I find Sammy very confusing. I reckon he has a great voice and if he could write better words than most second-graders in poetry class I`d have him right up there. Instead, I always wonder what DLR would have done with Ed`s music from 1986 onwards. I want to listen to Sam`s voice but can`t take the lyrics, especially with Chickenfoot where he`s written some absolute crap, so much that I sold the CD and my tickets to see them after I`d listened to it. The Ed-Joe stuff is laughable. Joe is a serious player, but it`s all chewed meat, Ed did it all first, and with a lot more humour or aggression or whatever was needed in his playing and whilst I admire Joe, I love Ed (could Joe even think of the fills on “Hang `em high”?? That stuff is natural, not music theory!!!). Some people write some nasty shit about him. Alcoholics aren`t great people, but they don`t pick their problem…they just try and deal with it. If it means hiding from fans for long periods of time, so be it, and if it means fall-outs, well it happens. A lot of guys have made their living out of Ed`s talent. DLR would have made something of himself anyway, but Sammy would be forgotten. I think Sammy knows that when he has to keep mentioning VH. He`s like an angry ex-lover. Mikey has the class to at least sound like he knows he wouldn`t be where he is without Ed.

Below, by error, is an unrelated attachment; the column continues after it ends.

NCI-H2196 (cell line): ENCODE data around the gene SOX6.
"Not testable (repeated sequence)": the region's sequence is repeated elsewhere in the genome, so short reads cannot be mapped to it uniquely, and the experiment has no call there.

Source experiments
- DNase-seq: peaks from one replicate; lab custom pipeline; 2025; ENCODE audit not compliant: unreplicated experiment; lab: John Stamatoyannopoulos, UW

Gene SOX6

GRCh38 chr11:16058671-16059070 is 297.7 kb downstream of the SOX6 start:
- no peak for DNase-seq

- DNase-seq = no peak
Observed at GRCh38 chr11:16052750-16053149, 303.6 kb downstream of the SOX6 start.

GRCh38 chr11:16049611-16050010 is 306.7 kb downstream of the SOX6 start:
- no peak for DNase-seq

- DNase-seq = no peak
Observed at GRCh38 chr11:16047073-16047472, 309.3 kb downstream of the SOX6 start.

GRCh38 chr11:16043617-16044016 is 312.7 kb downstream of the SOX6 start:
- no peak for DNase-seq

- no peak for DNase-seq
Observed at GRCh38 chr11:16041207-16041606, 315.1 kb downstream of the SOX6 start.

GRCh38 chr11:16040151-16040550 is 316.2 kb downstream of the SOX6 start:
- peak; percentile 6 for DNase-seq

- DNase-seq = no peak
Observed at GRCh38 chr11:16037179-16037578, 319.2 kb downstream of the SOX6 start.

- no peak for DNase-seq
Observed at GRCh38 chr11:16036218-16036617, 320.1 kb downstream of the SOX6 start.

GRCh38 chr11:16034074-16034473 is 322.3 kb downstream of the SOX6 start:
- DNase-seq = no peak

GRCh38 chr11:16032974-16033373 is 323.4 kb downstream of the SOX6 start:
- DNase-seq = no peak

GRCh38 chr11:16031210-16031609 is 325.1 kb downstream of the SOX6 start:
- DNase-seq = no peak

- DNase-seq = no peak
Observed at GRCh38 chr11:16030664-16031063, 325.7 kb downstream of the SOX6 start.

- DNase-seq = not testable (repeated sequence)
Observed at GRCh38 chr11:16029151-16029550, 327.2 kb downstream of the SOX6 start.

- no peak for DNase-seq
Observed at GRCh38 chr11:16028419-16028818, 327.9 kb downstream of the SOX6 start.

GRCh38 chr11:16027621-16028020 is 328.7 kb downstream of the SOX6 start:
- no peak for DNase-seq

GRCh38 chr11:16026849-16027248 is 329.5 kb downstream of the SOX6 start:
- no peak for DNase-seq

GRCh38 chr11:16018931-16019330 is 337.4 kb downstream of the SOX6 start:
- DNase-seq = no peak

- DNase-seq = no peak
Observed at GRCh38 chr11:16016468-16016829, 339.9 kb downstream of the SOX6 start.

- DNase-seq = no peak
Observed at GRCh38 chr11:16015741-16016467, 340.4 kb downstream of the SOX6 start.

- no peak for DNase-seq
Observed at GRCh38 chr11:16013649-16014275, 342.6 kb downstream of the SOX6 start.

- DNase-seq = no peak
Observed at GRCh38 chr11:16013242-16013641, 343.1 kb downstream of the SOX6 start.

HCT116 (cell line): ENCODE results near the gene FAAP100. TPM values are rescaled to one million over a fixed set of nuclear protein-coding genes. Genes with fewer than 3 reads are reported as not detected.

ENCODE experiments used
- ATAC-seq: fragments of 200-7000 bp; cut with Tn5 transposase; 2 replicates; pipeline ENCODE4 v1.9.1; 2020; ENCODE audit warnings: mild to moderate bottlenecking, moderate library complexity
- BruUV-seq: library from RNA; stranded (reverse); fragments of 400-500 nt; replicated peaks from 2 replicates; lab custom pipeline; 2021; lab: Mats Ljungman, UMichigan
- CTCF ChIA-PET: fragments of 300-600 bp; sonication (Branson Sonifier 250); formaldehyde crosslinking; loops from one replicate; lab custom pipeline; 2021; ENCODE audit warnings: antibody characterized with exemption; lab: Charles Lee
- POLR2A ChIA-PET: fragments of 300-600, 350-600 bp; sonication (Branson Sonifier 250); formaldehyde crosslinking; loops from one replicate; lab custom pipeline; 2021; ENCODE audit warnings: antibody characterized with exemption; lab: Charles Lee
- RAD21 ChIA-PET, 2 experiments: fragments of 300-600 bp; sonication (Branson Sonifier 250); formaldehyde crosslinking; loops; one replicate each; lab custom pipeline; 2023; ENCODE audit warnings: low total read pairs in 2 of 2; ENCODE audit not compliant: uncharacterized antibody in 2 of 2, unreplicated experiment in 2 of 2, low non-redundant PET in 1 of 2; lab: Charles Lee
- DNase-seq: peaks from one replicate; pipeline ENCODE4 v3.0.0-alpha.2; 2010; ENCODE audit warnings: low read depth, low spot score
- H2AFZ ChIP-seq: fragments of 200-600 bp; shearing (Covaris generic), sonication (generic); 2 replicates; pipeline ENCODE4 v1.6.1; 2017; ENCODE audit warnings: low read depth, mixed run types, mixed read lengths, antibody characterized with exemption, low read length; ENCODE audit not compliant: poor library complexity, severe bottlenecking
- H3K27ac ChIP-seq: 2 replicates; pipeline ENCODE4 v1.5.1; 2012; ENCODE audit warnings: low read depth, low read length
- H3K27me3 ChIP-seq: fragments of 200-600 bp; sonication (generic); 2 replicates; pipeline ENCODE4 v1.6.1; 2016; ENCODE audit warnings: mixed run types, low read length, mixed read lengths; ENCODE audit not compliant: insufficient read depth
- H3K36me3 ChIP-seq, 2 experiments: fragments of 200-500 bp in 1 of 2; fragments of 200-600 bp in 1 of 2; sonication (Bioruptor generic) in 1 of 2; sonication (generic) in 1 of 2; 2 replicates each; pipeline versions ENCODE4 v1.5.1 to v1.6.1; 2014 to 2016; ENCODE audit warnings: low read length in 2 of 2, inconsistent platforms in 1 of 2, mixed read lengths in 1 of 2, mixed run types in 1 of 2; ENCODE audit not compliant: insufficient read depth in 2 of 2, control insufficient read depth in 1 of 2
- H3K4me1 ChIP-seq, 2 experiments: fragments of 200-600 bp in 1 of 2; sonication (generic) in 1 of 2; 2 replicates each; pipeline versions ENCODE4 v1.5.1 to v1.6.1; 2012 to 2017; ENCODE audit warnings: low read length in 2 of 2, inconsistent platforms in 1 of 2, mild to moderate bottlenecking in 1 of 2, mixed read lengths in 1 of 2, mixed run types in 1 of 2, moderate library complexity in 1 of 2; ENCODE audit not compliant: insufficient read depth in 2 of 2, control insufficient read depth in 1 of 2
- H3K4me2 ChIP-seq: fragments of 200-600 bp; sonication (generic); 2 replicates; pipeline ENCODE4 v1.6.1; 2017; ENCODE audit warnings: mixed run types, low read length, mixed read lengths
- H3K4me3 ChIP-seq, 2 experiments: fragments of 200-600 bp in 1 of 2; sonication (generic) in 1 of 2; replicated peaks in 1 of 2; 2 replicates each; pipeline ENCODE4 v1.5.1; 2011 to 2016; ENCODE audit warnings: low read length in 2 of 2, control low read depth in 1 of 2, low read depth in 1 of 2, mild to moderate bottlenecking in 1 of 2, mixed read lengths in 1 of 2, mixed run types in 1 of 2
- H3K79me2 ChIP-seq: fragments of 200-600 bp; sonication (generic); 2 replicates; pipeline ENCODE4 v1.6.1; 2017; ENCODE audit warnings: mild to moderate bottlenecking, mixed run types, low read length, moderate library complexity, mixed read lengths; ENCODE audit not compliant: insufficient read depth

• vnhalen8


    Hit it on the head, nothing more needs to be said!!!!


  • Bo Sox

    Sammy definately is going in for the VH kill. A part of me kinda enjoys some of this but he should take a little bit of the high road because the more he trashes VH the more he trashes his own legacy.

  • ImTheOne

    Nobody can touch Keith Moon. R.I.P. man.